Pakistan was formed by the division of India half a century ago, and founded in the name of Islam. Few Western people venture here but as traveller Neil Gibson discovers it offers some of Sufi man at Urs festival Asia's most mind-blowing landscapes, a kaleidoscope of cultures and a deeply generous people.
His journey begins in Karachi, a bustling port town. He comes across a film crew making a movie on the life of Jinnah, and takes the opportunity to find out more about the founder of Pakistan. Leprosy is still a massive problem amongst the poor in Karachi and Neil visits one of the hospitals that treats lepers. Neil then takes a horse and cart to the Saddar Bazaar, Karachi's main shopping area, and gets himself kitted out in a shalwar kamiz, Pakistan's native dress.
From Karachi, it's a 17 hour train ride north to the sufi city of Multan, inhabited by the ancient Indus valley civilisation. The 4000 year old city is home to the mystical side of Islam and Neil arrives in time for the Urs festival, where every year the holy men come to chill out and trance out. Neil has his fortune told by a bird, has his turban stuffed with onions and rides a camel to the spectacular Derawar Fort in the midst of the Cholistan desert.
Neil's next stop is Lahore, once the centre of the Mogul empire and considered to be Pakistan's cultural and artistic capital. Here Neil visits the last bastion of British colonialism, Aitchinson College where Imran Khan was once a pupil, and visits the incredible Badshahi mosque, one of the largest mosques in the world. Neil learns about the strict lifestyle required by the Koran and takes part in some Kushti wrestling.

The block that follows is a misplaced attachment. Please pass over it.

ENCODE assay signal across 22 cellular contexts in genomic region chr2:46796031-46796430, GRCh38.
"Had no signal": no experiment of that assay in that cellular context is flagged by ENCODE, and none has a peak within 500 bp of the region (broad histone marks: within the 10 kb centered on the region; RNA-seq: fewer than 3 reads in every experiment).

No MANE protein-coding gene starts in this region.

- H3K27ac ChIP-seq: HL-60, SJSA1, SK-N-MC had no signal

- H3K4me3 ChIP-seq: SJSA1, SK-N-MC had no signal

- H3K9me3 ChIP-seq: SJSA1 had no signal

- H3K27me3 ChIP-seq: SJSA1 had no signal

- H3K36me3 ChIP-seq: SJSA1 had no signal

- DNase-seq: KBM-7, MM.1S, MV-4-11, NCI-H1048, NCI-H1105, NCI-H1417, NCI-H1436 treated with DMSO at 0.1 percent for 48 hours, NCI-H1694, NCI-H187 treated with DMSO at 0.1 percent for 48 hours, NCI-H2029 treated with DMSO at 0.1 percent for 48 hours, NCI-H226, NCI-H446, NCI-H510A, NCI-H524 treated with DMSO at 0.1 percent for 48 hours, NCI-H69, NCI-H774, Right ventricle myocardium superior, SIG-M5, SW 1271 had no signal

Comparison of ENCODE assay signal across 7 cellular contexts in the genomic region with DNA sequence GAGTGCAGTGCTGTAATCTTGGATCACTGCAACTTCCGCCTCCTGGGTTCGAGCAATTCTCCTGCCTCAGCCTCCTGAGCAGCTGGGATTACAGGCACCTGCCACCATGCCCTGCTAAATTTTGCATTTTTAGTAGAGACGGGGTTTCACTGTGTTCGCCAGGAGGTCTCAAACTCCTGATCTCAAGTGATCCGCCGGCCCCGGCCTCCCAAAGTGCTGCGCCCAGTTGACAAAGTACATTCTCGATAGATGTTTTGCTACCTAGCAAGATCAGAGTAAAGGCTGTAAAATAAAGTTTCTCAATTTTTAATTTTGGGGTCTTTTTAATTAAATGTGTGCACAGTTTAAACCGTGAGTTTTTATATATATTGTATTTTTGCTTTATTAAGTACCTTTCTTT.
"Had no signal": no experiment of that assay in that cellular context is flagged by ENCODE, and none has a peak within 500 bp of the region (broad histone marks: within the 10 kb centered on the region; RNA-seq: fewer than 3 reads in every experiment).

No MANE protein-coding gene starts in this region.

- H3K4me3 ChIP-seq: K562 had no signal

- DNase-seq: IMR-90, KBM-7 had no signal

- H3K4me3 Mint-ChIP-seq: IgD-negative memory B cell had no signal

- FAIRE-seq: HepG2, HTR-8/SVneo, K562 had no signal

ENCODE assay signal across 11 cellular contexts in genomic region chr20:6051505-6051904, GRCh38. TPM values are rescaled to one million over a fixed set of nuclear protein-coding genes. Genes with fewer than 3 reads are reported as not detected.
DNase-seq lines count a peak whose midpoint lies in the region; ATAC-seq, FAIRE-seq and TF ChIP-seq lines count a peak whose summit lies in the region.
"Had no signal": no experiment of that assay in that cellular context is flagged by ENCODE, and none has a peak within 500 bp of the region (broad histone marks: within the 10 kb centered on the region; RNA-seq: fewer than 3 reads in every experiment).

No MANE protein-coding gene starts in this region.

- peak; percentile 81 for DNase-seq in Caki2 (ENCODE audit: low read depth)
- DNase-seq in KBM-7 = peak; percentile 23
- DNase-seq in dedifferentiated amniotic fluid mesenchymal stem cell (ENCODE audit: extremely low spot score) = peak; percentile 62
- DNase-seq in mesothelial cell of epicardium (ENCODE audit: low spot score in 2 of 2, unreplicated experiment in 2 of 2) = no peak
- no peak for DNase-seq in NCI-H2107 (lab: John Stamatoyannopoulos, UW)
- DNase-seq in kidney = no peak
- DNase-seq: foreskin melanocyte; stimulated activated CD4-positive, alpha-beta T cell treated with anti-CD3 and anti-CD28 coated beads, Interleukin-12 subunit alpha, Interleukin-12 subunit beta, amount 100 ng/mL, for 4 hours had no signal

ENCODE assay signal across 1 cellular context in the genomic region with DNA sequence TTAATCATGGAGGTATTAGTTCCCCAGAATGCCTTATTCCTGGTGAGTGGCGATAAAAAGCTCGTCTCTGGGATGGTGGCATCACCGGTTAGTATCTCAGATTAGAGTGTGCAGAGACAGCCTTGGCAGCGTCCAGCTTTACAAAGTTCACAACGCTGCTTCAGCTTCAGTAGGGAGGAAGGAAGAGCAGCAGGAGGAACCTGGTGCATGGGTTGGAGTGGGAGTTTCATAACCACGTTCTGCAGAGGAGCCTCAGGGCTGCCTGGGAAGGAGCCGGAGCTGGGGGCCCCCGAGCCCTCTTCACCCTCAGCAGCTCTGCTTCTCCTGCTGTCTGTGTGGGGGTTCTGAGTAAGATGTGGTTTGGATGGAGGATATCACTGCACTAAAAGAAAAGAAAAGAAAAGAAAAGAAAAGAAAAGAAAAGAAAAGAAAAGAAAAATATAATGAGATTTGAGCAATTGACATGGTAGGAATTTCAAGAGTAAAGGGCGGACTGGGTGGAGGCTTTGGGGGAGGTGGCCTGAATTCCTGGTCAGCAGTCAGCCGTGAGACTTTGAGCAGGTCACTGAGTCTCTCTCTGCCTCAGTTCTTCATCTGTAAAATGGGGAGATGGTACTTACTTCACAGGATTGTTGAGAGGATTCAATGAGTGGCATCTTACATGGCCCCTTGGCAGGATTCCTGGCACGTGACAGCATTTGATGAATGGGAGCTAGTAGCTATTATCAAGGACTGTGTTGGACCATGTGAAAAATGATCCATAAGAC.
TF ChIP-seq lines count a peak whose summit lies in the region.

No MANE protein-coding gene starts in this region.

A bus journey 440 kilometres north-west takes Neil to the frontier town of Peshawar. Due to it's proximity to Afghanistan, the town is full of smuggled goods and as Neil discovers, it is image: possible to buy almost anything in the markets. Neil then visits the legendary Khyber Pass and looks out at the real-life 'Gateway to India'.
Neil takes a short flight to the north-western extremity of Pakistan and the exotic valley of Chitral. This is where the game of Polo originated and Neil is invited to take part in a game. He stays with the Kalash people, believed to have descended from Alexander the Great.
From here Neil journeys north to Gilgit for the incredible Ashura festival, a Shiite festival which commemorates the death of Iman Hussein, grandson of the prophet Mohammed who was murdered in the desert. During this festival, the Shiites whip themselves with knives to show their grief, until they are completely exhausted.
From Gilgit Neil heads up to the Hunza valley to the start point of a three day trek, crossing two incredible glaciers and ending his journey looking out at the stunning views from Rush Peak.